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Southwest Virginia road crews set to battle winter storm

November 25th, 2013 9:02 pm by Stephen Igo

Southwest Virginia  road crews set to battle winter storm

The ‘Birdwatchers,’ by Gregory Johnson, located at the corner of Clay an Market streets in Kingsport, is prepared for colder temperatures. Photo by David Grace.

WISE — Highway maintenance crews should be on everyone’s short list of what to be thankful for this Thanksgiving week as a storm front that hammered Texas and parts of the Midwest makes its way toward the Atlantic sector of the nation.

The Virginia Department of Transportation’s Wise Residency  —  responsible for keeping roads passable in Lee, Wise, Scott and Dickenson counties  —  has had its eye on the season’s first real wintry test since last season, and is ready for whatever comes.

“The forecast we’re seeing is possible sleet late (Monday) evening. The real event begins Tuesday night into Wednesday. But we are getting started by having patrol crews out tonight so we can have our people out there watching in case there are any problems with roads or bridges, the cold spots that might freeze,” Wise Residency Administrator Allan Sumpter said Monday.

“We’ll be checking the forecast as it updates, but right now we anticipate full crews will be out Tuesday night.”

Rain, sleet, some snow and even the potential for freezing rain are in the forecast for the area today into Wednesday. For VDOT crews that work some of the higher elevations of Southwest Virginia, it’s a mixed bag that’s nothing new during the winter months.

Since last month, Wise County has already had a “couple of light events so far and it’s just been dustings (of snow), and we’ve had our people out in patrolling type scenarios for those. Here in Wise County on Black Mountain,  we had a little bit of precipitation, and some with our higher elevations, but so far no (snow or ice) accumulations on our main thoroughfares such as (U.S. Routes) 23 and 58,” Sumpter said.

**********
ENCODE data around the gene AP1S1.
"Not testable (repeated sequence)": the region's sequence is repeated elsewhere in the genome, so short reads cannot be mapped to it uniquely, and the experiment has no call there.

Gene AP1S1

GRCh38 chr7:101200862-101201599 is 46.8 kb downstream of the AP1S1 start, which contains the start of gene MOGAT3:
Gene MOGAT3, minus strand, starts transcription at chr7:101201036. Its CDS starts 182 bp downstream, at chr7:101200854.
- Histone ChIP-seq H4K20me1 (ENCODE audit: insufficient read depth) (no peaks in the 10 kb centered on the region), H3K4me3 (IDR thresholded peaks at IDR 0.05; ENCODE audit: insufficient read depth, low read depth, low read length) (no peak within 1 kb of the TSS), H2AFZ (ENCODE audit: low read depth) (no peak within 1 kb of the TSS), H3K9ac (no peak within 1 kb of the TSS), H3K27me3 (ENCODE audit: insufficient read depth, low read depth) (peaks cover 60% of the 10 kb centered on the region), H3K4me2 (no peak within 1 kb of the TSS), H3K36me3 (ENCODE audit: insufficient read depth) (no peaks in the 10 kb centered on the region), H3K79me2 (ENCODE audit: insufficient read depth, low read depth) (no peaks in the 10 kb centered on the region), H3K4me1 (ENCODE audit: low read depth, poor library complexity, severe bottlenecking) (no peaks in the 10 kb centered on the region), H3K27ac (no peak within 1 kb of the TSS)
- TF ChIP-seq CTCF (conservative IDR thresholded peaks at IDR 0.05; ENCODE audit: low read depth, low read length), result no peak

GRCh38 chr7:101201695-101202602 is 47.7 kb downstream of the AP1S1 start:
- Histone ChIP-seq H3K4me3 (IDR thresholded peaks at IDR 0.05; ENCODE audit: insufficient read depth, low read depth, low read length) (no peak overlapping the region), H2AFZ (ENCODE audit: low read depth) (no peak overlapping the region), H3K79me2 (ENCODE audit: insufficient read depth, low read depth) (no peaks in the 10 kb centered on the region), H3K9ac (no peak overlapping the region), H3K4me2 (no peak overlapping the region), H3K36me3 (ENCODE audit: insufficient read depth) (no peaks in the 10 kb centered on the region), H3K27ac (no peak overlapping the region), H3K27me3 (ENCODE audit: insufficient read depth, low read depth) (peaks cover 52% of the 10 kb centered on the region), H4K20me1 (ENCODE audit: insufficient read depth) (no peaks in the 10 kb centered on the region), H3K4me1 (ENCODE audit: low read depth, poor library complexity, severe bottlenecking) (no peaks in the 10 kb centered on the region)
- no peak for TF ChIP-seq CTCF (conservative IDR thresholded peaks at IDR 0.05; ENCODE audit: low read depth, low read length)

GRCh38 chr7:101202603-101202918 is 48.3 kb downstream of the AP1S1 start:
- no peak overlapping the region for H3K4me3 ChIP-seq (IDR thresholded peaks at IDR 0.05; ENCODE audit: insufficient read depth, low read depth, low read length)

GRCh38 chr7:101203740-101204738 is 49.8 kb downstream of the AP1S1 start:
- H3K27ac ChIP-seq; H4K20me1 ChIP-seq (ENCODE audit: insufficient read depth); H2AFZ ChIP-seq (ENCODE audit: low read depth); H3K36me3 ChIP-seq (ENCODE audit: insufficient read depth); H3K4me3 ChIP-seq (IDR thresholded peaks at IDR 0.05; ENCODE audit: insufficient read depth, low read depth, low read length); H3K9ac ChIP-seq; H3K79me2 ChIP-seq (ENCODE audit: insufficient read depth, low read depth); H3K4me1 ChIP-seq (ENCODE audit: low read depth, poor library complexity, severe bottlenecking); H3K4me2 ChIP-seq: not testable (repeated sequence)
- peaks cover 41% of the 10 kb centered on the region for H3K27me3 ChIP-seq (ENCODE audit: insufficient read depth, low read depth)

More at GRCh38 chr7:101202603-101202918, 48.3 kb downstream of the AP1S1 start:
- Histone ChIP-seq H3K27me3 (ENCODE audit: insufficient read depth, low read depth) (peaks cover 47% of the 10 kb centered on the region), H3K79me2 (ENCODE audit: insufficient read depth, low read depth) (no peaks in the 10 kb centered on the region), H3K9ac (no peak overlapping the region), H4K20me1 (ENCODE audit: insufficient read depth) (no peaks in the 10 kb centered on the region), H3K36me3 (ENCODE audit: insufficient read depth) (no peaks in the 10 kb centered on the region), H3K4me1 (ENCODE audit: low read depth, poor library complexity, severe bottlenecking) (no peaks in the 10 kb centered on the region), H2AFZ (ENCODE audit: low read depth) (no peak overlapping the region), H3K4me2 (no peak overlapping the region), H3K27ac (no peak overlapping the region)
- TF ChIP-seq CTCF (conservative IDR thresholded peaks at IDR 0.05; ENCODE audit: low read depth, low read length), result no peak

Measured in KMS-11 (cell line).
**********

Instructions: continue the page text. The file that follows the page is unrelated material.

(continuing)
Moderating temperatures in advance of the storm system on Monday  helped  to counterbalance the frigid overnight temperatures over the weekend. That will help some with what’s to come, he said.

“Temperatures on the pavements have been up to this point. However the last few nights we’ve had lows in the low 20s and in the teens, so that most likely cooled the pavement temperatures down enough to see snow and ice stick to those surfaces,” Sumpter said. “But with temperatures expected back up some today in the high 30s or low 40s, that will be a help.”

At the beginning of the winter season, all stations across the Wise Residency region are fully stocked with road salt, abrasives and chemical additives, Sumpter reported.

“Of course we’ve been working over the last several months stocking salt this year. One of the new things we have is an additional (1,000 ton) salt storage facility at our site on the Dickenson/Wise line that serves the Pound area, and that should increase our response time on (U.S. Route 23) to the Kentucky line,” he said.

“We’ve also added a 4,000 ton salt storage facility at our Glamorgan shop so if we get to a point we’re getting low and we’re waiting for shipments to come in — and that’s always slower than you like in the winter — this will be a reserve to all of our locations as needed.”

Freezing rain is the worst stuff VDOT has to deal with. Motorists should be doubly cautious and stay off the roads if at all possible in those conditions. Road salt and the chemical additive have limits.

“One you get down to the mid-teens, it starts to get less effective. When temperatures get into the low 20s,  we start mixing calcium chloride in with the salt, but at the mid-teens it starts becoming an issue for any type of chemical to work. But we’re not expecting our temperatures to be like that with this event,” Sumpter said.

“Even if it does get down into the low 20s overnight, there will probably be enough warmth generated during the daytime to keep (salt and or additive) working. When we put our first application of salt under there, it creates a brine out of that and there is heat generated out of that, too.”

Regardless, motorists will be seeing a lot of VDOT crews  through at least Wednesday.

“Many of our events start out that way, with rain and freezing rain, so we will have our crews out (Monday night forward) to watch for those types of things. Our bridges particularly. People need to be extra careful about bridges over the next 24 hours because bridges freeze faster than road surfaces,” Sumpter said.

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